US groups seek better ties with Latino voting bloc


Florida’s Jews are used to being a coveted voting bloc, sometimes determining the outcome of national elections. But this year, another all-important demographic emerged at the ballots.

Latinos, the fastest growing minority in the country, were credited with winning Florida for US President Barack Obama by throwing their overwhelming support behind him, and Jewish groups have taken notice of their clout.

Dina Siegel-Vann, director of the Latino and Latin American Institute of the American Jewish Committee (AJC), has for years worked hard to foster better ties with the Latino community.

Last month she accompanied Latino politicians on an AJC-organised trip to Mexico, where they met members of the local Jewish community, Mexican President-elect Enrique Pena Nieto and Cardinal Norberto Rivera Carrera.

“We want to underscore the intersections between the Latino community, the Latino community in the diaspora and the Jewish community,” said Ms Siegel-Vann.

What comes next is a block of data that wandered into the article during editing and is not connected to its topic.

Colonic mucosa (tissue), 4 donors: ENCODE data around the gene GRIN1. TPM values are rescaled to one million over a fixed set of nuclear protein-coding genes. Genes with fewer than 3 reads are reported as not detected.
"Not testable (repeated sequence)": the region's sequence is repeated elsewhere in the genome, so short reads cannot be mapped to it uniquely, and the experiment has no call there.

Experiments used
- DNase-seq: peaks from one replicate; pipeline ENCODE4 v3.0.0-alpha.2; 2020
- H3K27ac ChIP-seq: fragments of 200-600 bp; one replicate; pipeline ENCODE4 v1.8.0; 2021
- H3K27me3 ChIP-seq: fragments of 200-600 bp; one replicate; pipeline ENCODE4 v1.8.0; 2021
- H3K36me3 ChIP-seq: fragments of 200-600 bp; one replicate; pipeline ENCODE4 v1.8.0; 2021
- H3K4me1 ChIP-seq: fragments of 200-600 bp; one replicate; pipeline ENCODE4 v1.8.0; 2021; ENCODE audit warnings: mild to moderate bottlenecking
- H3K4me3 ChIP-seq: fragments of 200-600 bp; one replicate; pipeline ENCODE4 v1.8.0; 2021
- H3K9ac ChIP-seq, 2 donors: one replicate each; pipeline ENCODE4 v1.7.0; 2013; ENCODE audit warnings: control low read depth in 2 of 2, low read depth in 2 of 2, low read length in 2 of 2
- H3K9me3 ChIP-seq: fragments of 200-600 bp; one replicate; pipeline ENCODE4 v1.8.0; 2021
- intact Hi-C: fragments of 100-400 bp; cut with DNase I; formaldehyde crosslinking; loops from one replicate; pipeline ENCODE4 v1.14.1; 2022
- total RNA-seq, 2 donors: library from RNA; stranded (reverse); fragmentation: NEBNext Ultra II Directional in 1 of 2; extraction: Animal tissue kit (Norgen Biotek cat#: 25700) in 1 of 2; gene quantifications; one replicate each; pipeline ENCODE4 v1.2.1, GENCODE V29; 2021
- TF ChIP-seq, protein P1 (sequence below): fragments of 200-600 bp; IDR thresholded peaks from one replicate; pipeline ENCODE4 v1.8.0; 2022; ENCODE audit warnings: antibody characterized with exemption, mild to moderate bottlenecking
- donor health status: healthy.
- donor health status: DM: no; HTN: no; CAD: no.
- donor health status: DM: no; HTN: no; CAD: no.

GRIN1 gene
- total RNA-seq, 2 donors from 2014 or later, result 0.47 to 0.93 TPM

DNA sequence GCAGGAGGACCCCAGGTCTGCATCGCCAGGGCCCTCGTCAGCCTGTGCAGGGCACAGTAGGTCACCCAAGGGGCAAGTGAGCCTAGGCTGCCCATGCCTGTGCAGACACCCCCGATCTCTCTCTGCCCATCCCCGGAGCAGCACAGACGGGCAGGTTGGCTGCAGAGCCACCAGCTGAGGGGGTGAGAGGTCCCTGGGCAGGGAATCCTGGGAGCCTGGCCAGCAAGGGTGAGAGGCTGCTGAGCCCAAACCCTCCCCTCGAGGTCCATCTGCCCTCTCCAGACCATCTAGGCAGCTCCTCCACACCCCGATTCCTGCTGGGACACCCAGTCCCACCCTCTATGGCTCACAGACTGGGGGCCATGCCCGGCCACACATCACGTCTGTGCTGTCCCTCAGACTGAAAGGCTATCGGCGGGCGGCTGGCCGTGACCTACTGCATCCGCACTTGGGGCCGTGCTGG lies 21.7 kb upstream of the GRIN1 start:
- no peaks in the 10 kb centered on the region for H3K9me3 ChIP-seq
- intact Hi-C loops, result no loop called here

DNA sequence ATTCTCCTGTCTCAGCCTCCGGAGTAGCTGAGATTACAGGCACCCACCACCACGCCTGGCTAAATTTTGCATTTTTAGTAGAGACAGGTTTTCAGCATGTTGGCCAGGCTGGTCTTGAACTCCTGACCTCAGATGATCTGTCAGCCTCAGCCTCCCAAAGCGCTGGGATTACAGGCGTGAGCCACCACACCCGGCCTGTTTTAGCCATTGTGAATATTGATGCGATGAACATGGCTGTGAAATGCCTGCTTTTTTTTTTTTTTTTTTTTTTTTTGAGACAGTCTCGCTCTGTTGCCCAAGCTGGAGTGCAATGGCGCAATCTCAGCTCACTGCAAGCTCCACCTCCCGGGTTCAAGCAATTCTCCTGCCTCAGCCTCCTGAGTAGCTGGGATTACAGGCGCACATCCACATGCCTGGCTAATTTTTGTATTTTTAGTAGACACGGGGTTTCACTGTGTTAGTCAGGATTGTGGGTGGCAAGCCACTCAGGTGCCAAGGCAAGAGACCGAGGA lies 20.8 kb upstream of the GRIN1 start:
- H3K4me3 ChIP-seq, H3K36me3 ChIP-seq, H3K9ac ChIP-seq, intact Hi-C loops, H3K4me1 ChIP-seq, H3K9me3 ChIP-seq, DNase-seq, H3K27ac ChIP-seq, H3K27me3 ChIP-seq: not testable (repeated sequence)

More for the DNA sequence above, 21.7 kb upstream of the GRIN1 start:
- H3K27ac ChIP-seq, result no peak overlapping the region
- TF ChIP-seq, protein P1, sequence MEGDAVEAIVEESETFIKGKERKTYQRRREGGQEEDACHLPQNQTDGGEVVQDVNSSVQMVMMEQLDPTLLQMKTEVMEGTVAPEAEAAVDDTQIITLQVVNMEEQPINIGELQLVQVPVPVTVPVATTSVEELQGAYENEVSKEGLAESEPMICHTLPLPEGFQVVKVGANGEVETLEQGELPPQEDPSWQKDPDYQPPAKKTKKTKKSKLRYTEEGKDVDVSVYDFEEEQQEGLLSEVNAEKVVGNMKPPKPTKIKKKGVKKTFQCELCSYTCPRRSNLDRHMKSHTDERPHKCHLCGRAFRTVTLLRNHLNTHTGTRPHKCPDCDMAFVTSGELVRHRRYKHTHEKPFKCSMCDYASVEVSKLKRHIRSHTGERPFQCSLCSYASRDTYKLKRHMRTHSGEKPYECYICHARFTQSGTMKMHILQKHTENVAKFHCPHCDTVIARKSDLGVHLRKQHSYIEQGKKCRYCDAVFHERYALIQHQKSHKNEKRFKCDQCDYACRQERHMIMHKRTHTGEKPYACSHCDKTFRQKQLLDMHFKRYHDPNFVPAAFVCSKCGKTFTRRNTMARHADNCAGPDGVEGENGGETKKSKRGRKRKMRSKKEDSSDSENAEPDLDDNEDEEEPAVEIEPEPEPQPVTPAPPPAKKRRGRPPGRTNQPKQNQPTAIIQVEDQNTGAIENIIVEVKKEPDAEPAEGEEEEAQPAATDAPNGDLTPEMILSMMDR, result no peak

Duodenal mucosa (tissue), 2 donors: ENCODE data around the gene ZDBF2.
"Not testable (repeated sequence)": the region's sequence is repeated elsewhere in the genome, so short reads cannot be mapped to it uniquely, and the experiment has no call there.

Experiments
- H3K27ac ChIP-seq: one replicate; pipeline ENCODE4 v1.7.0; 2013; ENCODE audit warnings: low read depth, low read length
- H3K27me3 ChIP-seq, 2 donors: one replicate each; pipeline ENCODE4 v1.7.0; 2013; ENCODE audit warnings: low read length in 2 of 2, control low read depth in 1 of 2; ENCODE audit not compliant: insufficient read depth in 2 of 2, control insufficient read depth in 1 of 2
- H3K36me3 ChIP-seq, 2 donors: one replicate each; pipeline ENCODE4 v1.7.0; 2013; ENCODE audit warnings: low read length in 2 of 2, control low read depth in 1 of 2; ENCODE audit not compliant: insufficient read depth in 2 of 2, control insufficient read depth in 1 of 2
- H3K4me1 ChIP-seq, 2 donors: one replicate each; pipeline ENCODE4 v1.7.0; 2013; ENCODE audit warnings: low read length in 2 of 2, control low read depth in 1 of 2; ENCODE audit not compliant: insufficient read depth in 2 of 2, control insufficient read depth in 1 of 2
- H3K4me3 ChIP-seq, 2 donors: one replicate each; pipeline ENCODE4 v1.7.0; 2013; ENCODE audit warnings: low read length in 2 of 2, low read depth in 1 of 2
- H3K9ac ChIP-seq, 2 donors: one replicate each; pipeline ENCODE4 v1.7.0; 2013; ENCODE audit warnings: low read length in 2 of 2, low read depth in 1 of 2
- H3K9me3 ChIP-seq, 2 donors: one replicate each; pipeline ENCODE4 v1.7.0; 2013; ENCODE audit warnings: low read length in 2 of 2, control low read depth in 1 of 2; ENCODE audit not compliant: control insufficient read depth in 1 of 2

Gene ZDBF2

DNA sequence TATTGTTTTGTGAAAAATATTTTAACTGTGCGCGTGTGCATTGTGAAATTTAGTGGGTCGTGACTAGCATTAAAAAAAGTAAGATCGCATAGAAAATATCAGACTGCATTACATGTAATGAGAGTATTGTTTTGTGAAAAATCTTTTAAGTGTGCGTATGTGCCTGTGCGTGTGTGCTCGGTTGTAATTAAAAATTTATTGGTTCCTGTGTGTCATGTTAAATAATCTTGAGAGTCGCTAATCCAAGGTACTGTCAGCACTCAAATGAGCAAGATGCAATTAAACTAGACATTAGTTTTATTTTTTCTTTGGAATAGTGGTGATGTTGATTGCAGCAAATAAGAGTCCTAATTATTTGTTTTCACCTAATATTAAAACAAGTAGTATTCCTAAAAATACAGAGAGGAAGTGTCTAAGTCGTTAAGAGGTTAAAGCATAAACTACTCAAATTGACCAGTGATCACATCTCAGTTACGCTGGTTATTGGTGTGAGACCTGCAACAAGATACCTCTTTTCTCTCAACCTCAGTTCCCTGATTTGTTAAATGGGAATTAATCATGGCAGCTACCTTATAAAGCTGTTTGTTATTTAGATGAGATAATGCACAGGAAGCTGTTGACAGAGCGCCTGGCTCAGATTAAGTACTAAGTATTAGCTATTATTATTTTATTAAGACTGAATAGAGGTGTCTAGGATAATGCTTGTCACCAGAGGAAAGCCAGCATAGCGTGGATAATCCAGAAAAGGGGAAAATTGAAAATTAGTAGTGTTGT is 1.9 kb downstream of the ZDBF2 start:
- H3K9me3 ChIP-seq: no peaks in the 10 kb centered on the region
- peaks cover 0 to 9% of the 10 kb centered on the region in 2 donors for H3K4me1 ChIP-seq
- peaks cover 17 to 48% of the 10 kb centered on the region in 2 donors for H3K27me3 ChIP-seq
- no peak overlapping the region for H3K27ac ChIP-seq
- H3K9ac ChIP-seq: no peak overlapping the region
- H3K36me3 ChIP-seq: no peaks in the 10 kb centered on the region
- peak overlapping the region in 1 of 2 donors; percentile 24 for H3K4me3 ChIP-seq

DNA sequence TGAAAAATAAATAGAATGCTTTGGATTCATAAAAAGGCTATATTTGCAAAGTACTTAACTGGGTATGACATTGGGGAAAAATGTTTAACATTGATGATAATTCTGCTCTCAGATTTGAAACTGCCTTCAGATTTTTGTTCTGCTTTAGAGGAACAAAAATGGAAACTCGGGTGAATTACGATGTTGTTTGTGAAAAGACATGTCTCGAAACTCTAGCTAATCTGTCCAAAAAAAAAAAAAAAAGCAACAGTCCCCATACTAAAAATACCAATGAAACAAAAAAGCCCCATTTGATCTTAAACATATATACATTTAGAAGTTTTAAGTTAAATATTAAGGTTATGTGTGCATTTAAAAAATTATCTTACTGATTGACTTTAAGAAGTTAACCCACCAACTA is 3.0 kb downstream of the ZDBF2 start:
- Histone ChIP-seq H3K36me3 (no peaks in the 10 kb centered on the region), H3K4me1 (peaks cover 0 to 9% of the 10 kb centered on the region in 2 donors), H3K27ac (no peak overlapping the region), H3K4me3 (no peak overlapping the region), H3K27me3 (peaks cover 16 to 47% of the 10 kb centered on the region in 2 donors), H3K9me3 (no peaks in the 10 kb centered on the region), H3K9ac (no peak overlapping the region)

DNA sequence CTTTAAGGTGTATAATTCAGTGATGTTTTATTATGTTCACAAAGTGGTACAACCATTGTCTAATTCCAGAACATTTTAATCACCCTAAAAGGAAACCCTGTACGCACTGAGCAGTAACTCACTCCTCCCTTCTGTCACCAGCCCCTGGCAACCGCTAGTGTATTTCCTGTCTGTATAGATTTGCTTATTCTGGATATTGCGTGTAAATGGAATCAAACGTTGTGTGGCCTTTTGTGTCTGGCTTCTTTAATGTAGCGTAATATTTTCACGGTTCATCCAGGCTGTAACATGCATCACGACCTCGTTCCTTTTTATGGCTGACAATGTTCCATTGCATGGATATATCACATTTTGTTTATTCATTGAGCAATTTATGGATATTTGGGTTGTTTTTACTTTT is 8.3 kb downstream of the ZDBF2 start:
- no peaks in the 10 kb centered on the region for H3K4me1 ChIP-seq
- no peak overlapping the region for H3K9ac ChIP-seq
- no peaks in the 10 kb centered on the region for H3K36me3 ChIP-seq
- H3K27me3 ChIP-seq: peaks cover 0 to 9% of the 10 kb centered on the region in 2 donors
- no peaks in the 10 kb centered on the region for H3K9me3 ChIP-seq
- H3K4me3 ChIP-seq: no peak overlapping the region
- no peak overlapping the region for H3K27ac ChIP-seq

“We share the same values: Family, faith and food,” she added.

Other Jewish groups have also launched initiatives to bolster ties with Latinos, who now account for 10 percent of the US population.

Rabbi Marc Schneier, the president of the Foundation for Ethnic Understanding, said his organisation holds frequent meetings with Latino leaders. “They are intrigued and fascinated to learn from us how we built a power structure,” he said. “So far it’s a very important relationship but one that needs to be worked on.”

Rabbi Schneier said Latino immigrants tend to be less supportive of Israel than those born in the US and, that for that reason, it was important to reach out to them.

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